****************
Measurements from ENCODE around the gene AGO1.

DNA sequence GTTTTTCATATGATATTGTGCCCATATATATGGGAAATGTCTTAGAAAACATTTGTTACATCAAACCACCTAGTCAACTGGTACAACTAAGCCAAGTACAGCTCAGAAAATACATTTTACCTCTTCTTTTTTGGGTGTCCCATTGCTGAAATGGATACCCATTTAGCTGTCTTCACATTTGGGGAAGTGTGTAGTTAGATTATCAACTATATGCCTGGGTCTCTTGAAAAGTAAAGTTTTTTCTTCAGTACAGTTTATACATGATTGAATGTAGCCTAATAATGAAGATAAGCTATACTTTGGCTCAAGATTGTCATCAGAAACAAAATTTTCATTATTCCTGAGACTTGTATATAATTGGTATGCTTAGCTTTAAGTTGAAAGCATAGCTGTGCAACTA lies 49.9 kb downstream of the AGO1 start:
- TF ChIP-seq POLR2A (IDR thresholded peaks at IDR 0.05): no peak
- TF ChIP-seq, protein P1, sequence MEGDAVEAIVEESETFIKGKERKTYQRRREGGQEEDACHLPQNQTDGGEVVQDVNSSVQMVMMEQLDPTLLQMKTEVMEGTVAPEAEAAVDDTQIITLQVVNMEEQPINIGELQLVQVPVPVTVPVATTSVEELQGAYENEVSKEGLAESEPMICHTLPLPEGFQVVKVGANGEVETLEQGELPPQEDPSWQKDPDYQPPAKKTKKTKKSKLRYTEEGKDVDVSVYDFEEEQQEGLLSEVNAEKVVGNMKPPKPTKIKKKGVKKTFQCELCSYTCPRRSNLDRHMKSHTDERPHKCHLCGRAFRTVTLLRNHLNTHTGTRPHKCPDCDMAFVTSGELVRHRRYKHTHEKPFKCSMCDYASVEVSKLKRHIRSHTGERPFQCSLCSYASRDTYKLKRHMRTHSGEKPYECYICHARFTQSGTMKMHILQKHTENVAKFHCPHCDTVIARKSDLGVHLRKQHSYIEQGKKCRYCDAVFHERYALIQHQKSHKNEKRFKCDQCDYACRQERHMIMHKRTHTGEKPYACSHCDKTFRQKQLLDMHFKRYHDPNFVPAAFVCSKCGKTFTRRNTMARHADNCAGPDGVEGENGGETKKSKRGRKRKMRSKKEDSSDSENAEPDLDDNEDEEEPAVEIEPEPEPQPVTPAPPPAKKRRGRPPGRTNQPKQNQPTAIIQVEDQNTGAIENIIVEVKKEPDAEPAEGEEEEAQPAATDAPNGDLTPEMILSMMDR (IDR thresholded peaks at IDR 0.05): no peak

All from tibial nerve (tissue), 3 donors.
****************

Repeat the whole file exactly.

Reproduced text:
Measurements from ENCODE around the gene AGO1.

DNA sequence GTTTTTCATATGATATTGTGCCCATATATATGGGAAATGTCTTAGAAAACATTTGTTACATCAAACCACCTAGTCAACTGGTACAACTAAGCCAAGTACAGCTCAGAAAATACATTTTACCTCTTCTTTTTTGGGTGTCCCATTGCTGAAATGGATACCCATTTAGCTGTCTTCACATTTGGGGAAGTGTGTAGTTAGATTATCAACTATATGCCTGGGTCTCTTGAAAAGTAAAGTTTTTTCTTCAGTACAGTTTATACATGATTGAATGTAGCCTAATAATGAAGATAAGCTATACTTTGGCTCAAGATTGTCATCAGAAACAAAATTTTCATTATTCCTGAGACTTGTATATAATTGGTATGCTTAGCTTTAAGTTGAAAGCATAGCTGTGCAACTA lies 49.9 kb downstream of the AGO1 start:
- TF ChIP-seq POLR2A (IDR thresholded peaks at IDR 0.05): no peak
- TF ChIP-seq, protein P1, sequence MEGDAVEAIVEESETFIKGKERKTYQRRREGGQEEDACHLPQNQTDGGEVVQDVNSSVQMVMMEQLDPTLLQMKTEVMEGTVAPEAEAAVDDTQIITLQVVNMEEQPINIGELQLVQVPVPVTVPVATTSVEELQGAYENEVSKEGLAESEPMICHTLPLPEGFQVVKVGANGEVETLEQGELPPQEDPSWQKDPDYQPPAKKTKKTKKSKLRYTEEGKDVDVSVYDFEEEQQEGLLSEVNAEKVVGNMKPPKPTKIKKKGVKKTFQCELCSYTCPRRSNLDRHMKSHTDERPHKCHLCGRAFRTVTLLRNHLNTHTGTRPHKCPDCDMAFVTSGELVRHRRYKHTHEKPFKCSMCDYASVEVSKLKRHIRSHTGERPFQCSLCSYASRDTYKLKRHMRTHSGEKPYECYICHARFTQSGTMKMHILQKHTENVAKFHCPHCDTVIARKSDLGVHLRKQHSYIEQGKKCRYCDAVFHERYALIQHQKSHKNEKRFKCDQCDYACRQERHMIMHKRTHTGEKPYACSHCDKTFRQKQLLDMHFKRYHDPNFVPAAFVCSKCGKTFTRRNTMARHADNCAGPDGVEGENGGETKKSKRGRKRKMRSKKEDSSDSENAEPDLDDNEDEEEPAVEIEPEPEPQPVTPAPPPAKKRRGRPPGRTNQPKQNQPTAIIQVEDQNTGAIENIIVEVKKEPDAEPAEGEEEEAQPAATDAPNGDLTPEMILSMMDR (IDR thresholded peaks at IDR 0.05): no peak

All from tibial nerve (tissue), 3 donors.